Managing academic credits and developing a plan for the next academic year are among the most important tasks that a student faces in this pandemic. While most institutions have core applications to aid students, fewer than half offer technologies that recommend courses and degree programs. Although such technologies are not widely used, the majority of students who have tried them find them extremely helpful. In addition to facilitating student management, they also offer a wide range of other benefits.
With a growing student attrition rate, a critical component of higher education is finding effective ways to retain students. Fortunately, learning analytics can play a key role in this effort. For example, Purdue University recently launched a new analytics system called Course Signals, which uses the student’s Blackboard LMS to predict which students will need extra support and intervene to keep them on track.
The use of predictive analytics is becoming more common in LA, and the techniques used in developing these models are increasingly being used to create dashboards for organizations. One study on early warning systems revealed that organizations should move beyond the ‘old-fashioned’ dashboards. Building highly accurate predictive models, however, requires significant technical expertise. This is particularly true when it comes to human behavior, as the problem is not deterministic and requires generic predictive models.
Adaptive learning tools
In this global epidemic of education, one of the most pressing challenges is providing adequate, quality educational experiences. Adaptive learning tools help students succeed by allowing teachers to modify content, deliver personalized feedback, and track student progress. In addition, these tools can scale their instruction to meet the needs of different learners. Adaptive learning tools allow educators to tailor their lessons to individual needs, whether they be asynchronous or synchronous.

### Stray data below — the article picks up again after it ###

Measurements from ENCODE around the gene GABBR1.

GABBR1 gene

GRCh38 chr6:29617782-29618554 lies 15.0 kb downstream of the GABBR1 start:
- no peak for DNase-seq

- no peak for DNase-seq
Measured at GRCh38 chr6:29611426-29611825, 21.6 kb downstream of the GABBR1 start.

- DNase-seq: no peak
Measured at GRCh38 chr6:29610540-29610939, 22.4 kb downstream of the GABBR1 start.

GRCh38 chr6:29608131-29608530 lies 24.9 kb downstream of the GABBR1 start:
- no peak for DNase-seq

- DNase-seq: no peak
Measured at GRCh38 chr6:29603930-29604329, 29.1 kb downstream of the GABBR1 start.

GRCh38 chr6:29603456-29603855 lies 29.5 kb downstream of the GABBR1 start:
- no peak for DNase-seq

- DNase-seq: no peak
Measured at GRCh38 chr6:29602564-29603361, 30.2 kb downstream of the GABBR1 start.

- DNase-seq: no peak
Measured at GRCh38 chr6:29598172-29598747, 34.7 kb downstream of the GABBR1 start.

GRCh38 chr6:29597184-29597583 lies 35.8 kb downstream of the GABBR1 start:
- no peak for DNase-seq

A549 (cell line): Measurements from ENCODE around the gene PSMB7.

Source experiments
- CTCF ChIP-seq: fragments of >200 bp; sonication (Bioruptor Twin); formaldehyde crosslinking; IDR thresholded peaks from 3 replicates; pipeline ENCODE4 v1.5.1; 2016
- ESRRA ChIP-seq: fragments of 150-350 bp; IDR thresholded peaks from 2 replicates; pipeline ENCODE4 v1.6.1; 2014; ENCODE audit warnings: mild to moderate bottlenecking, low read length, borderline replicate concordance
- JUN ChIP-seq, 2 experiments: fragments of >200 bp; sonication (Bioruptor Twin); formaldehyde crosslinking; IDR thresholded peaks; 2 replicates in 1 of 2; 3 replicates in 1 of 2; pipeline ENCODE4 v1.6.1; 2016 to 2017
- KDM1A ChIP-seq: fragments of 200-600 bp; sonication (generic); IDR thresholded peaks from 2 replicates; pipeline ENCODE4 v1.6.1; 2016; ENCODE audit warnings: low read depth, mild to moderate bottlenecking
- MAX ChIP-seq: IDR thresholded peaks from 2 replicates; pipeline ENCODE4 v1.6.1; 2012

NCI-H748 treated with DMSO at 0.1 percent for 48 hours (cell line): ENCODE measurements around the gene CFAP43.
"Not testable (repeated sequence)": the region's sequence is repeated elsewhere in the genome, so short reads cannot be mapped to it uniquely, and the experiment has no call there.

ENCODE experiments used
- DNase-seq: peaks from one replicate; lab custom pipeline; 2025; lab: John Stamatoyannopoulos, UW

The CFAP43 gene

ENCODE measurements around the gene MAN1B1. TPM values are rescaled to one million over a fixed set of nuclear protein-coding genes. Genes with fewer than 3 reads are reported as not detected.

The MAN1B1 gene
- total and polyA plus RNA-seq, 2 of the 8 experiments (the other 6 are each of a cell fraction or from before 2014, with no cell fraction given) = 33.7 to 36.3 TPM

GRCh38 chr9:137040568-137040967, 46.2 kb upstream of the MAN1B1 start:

Adaptive learning systems use machine-learning technologies to determine student needs and learning styles. They take into account a student’s preferences and abilities and adjust the course based on their needs and level of proficiency. This method is based on the theory that an individual’s cognitive ability is a function of their background, learning style, and interests. This process allows educators to create more personalized learning paths, and ultimately, leads to better student engagement and improved academic outcomes.
Collaboration lesson planning avenues
Teachers didn’t pay enough attention to student experience in the classroom. Although they were in front of students, reading their expressions and looking over their shoulders, they still didn’t consider the student’s experience. And they didn’t have any reminders or supporting tools to aid them during the lesson. In the wake of the pandemic, teachers decided to be more strategic with lesson-planning, to consider what can be cut out and what is essential.
For all its problems, technology offers a solution to education. Its use in the classroom can improve student engagement and efficiency. In the context of a capitalist and instrumental education paradigm, it has many positive effects, but there is also a downside. Some students are more easily distracted by digital devices, while others may be more apt to pay attention to the lesson itself. This pandemic essay will explore the benefits of technology in education and highlight some examples.
The current COVID-19 pandemic has focused attention on the resources needed by remote students. Despite a low educational attainment and a lower income, students tended to be online. Without the advent of technology, these students would not have had access to remote learning environments. While remote classrooms might have been more accessible, they would have been harder for lower-income students to take advantage of them.